Mary D. Raymond

Most Helpful Customer Reviews

271 of 277 people found the following review helpful By Glutton for books on February 2, 2005
Format: Paperback
I had been considering trying macrobiotics for a few years before it became trendy and this book was released. The first books I consulted were by Kushi and incredibly dry; they made it seem too challenging; focusing on foods I could not find and appliances that needed to be bought in order to start. Then I read Jessica Porter's book and it convinced me to take the plunge.

Her writing is accesiible and she includes entertaning anecdotes from her experience with discovering macrobiotic philosophy. Hte personal conversation stlye makes the information easier to remember and apply than other texts. She makes macrobiotics seem posisble for any one, any where they live. I do not live near a thriving organic community, but she supplies a wide range of resources, online stores, helpful web sites and other useful books to help in the transition. Though she was trained at the Kushi Institute, she gives readers knowledge of the full range of approaches that exist.

Did you know that there is a macrobiotic equivalent to Reese's peanut butter cups? She gives the recipes for these, as well as other deserts for special occasions, in addition to the staple dishes that constitute a macrobiotic eating system. I do wish tht the book had more recipes, and found the book "Cook Your Way to the Life You Want" and Cooking Whole Foods" by Christina Pirello excellent complements. They are not necessary additions, but Porter made me eager to read much more about macrobiotics.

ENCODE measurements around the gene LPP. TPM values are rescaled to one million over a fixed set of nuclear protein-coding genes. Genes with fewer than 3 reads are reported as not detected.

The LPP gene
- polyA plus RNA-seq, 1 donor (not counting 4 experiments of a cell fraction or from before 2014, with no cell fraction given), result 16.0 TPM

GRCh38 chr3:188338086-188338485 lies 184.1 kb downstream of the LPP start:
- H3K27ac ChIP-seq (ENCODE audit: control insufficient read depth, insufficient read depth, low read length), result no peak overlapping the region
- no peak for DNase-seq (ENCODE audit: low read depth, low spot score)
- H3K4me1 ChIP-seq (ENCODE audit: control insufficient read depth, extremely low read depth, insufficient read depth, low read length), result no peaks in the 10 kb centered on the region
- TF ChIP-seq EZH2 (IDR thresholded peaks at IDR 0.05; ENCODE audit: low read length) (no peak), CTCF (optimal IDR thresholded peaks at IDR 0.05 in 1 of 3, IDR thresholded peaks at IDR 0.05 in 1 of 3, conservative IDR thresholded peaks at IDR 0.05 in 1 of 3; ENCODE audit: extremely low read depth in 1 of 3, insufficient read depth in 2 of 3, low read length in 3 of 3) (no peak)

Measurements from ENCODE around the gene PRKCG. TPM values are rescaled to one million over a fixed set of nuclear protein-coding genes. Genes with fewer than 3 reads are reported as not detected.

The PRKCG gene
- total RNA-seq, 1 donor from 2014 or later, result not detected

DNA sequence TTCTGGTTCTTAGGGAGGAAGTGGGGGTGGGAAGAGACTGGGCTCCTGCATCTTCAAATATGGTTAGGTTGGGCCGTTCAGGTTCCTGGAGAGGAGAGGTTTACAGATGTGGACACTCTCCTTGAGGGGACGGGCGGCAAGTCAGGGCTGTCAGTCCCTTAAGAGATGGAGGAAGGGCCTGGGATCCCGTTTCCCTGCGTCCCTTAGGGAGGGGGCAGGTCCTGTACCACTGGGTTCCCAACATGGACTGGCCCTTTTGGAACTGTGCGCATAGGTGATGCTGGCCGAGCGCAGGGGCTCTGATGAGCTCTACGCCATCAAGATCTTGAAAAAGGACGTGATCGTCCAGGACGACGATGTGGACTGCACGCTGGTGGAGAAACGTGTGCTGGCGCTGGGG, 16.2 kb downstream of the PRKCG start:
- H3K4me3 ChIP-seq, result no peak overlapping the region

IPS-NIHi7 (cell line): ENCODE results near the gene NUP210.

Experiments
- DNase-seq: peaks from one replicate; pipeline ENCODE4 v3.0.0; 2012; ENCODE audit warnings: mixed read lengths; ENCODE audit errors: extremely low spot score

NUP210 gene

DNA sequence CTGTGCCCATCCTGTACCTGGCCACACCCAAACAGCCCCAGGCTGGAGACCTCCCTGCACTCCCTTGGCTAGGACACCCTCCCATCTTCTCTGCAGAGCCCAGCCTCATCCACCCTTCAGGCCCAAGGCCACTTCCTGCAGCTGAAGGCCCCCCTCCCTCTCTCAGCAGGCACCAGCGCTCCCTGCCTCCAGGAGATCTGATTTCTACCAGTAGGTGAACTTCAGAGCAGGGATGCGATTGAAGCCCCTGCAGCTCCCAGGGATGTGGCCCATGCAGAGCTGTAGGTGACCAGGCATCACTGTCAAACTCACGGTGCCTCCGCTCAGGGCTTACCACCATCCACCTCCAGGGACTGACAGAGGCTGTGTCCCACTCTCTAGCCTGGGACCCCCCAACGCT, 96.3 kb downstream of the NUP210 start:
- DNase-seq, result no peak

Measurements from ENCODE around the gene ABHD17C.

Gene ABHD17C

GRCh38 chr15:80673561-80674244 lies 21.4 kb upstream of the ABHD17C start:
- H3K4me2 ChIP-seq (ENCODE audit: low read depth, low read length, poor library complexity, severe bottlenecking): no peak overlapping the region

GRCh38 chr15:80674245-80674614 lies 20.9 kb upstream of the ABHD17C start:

Macrobiotics is learning how to balance food to meet your body's nutritional needs, which will vary depending on your daily activities and stress. It tkaes a life time to master, but Porter provides excellent ropes to help you start immediately, if you so wish. She also provides a gradual (her recommended) approach.
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122 of 128 people found the following review helpful By Theresa Reed on December 27, 2004
Format: Paperback
I have read many books on macrobiotics, only to toss them to the side in frustration. Macrobiotics always seemed so difficult, so time consuming and restrictive. I could never grasp the meaning of 'yin and yang' regarding food - until now.